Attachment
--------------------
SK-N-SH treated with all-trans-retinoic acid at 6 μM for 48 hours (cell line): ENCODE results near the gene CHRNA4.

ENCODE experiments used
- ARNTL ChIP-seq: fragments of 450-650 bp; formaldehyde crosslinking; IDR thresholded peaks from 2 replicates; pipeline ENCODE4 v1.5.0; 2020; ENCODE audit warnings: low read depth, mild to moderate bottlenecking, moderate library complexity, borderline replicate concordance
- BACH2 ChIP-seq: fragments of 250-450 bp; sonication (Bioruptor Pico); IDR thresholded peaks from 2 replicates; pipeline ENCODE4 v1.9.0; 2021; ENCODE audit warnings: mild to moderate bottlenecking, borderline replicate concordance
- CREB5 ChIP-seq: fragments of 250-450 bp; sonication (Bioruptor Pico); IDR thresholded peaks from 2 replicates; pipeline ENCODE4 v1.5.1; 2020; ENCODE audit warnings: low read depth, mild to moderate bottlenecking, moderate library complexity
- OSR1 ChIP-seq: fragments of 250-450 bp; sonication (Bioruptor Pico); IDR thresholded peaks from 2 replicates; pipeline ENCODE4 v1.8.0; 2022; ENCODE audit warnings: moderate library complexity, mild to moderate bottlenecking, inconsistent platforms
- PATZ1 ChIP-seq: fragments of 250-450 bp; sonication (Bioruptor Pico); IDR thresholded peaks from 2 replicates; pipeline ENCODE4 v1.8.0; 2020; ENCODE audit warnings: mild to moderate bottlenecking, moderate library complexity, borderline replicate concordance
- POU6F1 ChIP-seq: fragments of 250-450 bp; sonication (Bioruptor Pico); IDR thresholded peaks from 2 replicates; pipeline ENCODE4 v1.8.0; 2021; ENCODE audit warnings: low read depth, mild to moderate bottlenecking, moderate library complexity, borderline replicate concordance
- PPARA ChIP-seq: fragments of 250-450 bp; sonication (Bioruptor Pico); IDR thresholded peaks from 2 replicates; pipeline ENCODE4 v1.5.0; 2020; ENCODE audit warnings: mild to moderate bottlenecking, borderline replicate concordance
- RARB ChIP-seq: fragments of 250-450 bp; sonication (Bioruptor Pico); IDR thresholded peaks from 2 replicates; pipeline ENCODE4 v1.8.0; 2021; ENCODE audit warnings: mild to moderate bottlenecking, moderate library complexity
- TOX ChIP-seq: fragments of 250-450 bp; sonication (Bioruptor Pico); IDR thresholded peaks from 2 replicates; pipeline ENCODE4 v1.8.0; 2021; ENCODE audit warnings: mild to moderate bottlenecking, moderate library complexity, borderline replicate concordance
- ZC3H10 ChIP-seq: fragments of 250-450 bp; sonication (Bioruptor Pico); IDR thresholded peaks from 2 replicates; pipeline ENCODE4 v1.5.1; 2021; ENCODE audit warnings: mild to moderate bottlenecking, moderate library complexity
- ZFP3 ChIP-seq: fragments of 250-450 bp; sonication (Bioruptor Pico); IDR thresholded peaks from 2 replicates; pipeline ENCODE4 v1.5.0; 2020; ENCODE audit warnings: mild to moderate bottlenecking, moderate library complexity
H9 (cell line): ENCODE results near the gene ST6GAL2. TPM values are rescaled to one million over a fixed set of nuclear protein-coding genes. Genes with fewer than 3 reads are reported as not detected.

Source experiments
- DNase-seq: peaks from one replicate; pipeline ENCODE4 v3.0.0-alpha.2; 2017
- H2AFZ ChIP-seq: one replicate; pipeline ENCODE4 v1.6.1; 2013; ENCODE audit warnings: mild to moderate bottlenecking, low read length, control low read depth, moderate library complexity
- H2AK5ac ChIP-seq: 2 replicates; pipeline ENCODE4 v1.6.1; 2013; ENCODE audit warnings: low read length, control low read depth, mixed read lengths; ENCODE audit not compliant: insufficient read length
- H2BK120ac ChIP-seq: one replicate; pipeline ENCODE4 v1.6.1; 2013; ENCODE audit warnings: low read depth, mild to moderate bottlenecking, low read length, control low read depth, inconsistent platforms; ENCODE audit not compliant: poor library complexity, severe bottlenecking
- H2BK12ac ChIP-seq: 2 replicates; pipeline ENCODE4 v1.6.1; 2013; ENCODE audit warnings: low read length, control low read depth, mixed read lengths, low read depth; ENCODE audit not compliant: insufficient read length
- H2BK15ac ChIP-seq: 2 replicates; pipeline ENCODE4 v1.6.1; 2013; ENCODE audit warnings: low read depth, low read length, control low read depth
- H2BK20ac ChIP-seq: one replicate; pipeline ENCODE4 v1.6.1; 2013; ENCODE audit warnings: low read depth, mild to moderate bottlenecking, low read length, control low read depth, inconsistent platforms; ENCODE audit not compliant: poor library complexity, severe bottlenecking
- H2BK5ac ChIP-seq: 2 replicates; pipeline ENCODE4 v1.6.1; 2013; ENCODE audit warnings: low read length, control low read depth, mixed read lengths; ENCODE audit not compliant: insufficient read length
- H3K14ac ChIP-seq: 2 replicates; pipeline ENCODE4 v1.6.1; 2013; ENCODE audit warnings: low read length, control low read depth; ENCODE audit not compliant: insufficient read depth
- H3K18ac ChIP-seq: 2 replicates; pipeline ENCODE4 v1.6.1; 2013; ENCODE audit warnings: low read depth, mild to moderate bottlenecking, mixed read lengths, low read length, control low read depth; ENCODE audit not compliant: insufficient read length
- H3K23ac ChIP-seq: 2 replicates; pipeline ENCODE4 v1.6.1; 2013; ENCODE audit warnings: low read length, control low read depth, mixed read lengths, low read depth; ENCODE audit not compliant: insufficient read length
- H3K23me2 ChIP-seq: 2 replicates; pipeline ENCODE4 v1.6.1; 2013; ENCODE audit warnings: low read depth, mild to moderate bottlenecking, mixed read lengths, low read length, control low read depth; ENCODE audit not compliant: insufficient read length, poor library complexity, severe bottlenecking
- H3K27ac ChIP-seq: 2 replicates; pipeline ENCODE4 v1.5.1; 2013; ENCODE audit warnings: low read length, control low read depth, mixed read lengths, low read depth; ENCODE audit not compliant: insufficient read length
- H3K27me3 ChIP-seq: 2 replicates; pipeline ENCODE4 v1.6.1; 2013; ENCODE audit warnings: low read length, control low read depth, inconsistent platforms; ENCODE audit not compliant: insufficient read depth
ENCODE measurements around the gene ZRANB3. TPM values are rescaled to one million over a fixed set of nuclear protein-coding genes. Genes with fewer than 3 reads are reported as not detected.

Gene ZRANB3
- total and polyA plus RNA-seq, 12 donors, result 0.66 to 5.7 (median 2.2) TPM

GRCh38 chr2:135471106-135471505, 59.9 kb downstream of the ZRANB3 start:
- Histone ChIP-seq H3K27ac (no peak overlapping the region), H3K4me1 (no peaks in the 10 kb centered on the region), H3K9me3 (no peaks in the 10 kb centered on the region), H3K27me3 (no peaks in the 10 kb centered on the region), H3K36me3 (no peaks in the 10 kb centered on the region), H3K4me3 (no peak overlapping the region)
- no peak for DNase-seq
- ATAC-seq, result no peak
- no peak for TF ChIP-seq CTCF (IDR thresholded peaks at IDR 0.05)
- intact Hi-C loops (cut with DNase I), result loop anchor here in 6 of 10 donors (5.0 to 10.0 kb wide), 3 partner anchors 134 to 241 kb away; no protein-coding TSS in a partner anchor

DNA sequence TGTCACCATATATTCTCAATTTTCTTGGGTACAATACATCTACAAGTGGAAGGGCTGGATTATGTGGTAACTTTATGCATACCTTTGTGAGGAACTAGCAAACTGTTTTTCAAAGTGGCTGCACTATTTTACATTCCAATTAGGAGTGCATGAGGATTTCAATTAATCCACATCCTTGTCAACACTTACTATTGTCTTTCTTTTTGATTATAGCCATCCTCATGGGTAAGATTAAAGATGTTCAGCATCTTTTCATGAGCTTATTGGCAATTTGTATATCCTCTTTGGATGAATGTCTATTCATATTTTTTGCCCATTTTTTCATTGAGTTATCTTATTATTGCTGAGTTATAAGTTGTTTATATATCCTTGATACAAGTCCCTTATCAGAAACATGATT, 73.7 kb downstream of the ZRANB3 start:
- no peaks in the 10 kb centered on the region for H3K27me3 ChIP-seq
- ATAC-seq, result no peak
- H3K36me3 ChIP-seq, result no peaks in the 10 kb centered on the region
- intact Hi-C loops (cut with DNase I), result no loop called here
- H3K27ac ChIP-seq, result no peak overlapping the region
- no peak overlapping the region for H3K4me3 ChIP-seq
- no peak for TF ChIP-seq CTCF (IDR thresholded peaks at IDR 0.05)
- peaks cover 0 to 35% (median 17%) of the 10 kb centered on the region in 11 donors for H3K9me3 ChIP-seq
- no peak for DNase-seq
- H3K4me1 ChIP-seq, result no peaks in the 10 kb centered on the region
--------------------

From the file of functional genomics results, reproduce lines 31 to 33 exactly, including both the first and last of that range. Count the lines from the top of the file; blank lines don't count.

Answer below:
Gene ZRANB3
- total and polyA plus RNA-seq, 12 donors, result 0.66 to 5.7 (median 2.2) TPM

GRCh38 chr2:135471106-135471505, 59.9 kb downstream of the ZRANB3 start: